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Binance, the best place to buy NEO

Binance, the best place to buy and hold NEO

Having previously discussed options on how to get AUD into cryptocurrency, this post will cover the buying and holding NEO.

Why NEO?

NEO has been around since 2014 and was created in China. With an open-source code base since 2015, it has a fixed supply of coins/shares of 100 million. NEO (AntShares) can not be divided, hence the smallest unit of NEO is 1. However, most exchanges allow you to buy fractions of NEO. The purpose of NEO is to enable the creation digital assets and smart contracts. While not the first (or the last) company with this concept, they have made a significant amount of progress, a strong and vocal community and are meeting their roadmap milestones.

One of the major benefits of NEO is the staking component, meaning you can purchase NEO and earn GAS tokens as a reward for holding your NEO shares. This GAS is used to fuel the platform and pay for computation or deployment of smart contracts.

While staking isn’t unique to NEO (Reddcoin, DASH, PIVX just to name a few) — the value of the NEO share, along with the returns on GAS make it an attractive option.

Recommended Exchange — Binance

There is a multitude of exchanges that support NEO either in fiat pairs or BTC/ETH.  I’ve previously purchased NEO from BitTrex, but their support for the NEO wallet, in general, isn’t great with issues around withdrawing money and the wallet being down altogether while they resolve issues with version 2.6 of NEO.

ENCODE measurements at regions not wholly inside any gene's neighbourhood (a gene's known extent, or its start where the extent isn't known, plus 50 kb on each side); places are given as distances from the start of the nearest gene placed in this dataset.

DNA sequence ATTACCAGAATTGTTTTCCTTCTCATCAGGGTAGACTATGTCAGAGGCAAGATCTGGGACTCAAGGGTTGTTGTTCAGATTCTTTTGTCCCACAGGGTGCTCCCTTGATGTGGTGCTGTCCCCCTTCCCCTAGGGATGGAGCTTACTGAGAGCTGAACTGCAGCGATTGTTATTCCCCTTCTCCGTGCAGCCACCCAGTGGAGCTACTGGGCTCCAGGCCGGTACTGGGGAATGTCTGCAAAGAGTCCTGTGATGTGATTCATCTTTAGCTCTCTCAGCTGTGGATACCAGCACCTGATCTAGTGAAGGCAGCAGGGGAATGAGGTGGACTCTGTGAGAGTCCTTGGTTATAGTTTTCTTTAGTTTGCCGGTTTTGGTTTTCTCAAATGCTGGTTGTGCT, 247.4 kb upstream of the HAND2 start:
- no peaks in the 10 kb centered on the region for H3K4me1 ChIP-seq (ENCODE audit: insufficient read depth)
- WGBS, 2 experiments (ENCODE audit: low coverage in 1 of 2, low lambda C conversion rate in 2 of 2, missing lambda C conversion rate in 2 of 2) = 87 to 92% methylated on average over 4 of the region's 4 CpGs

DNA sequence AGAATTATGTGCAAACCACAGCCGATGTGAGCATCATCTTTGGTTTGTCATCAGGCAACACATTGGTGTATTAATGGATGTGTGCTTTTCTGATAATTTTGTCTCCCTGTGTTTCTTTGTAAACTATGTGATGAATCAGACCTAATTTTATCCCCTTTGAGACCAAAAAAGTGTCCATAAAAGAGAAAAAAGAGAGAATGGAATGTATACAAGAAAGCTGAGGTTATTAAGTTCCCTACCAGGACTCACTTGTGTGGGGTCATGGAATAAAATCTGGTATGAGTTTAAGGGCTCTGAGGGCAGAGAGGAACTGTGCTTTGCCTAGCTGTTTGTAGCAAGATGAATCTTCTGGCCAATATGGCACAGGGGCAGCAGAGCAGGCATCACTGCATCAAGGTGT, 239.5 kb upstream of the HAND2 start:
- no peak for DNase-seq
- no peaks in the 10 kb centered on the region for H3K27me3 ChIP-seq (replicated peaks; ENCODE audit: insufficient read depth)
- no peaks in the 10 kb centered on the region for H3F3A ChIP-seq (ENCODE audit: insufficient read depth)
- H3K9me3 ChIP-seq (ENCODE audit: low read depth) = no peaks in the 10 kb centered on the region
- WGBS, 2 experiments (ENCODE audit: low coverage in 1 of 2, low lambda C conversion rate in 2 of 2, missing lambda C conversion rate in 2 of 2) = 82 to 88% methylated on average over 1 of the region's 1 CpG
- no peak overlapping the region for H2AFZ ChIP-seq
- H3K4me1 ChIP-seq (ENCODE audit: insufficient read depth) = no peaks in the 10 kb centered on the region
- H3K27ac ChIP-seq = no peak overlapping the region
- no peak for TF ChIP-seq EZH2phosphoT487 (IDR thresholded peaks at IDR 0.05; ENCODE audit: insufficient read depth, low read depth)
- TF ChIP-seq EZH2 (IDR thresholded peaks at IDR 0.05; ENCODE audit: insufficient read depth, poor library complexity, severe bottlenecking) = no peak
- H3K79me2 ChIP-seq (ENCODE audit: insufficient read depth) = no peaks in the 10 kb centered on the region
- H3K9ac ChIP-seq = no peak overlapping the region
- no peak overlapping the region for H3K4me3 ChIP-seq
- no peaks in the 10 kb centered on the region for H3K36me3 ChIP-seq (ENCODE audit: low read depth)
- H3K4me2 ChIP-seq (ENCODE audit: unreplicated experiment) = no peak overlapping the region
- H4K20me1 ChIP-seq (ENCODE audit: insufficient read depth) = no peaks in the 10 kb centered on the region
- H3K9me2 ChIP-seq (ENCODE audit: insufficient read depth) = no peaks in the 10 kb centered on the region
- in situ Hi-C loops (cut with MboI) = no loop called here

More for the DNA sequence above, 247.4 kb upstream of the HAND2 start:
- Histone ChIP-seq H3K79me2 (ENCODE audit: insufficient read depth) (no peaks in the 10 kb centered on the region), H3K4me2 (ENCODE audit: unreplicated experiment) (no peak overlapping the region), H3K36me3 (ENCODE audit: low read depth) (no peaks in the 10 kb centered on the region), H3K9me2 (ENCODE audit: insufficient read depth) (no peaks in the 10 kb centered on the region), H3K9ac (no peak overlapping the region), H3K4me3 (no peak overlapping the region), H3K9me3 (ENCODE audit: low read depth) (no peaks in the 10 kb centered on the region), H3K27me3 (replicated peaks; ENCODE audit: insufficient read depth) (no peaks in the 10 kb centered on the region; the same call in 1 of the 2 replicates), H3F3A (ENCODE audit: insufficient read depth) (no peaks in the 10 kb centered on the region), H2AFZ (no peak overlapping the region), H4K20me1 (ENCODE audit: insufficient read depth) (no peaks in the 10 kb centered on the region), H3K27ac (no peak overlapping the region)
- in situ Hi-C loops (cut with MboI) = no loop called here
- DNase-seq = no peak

To get the benefit of staking I’d recommend Binance as it provides some great pluses that many other marketplaces lack:

  • Better buying transaction fees, 0.1% (For example, Bittrex, charges 0.25%);
  • Mobile apps for easier trading;
  • Better UI;
  • Growing number of altcoin assets.

The experience in Binance is great and at the time of writing, has one of the highest 24-hour overall trading volumes of cryptocurrencies.

One of the big pluses for Binance is the no-fee withdrawal of NEO. This is because it cannot be divided into a unit smaller than 1. Generally, exchanges that take a withdrawal fee, take it as a percentage, which would not work for the majority of NEO transactions.

A screenshot of the NEO/ETH trading pair on Binance.com

Buying NEO

In 2017, I was doing a fair amount of trading in NEO. After a bit of study on the recent NEO trends on BitTrex, I was bought when it was down – say a least 10% on the previous 24 hours, then selling when it would bounce back (between 15-20%). While this is all good and well, I found that I wasn’t always getting the gains quickly. I’d potentially have to hold it for a week or so at a time to get the percentage gain I was after. I could do this with any altcoin. The big kicker was, while I was holding onto it for a week I wasn’t able to get any gains from unintentionally staking NEO on my current exchange.

When I buy NEO, I generally try to buy in whole numbers in case I ever want to move it out of an exchange and into my NEO wallet. As mentioned before, NEO’s smallest divisible sum is 1 and hence, if I purchased fractions of NEO I’d either forfeit or lose the remaining fraction when moving it out.

Other exchanges that support staking

There is a number of Chinese-based exchanges that support staking, though I have no experience with using them and as a result, cannot vouch for them. The only other exchange I’ve utilised that supports NEO staking is Coinspot (for Australians).

You can, however, see exchanges that support NEO and do some investigation into some possibilities (depending on your location).

Any questions, feel free to ask in the comments below.

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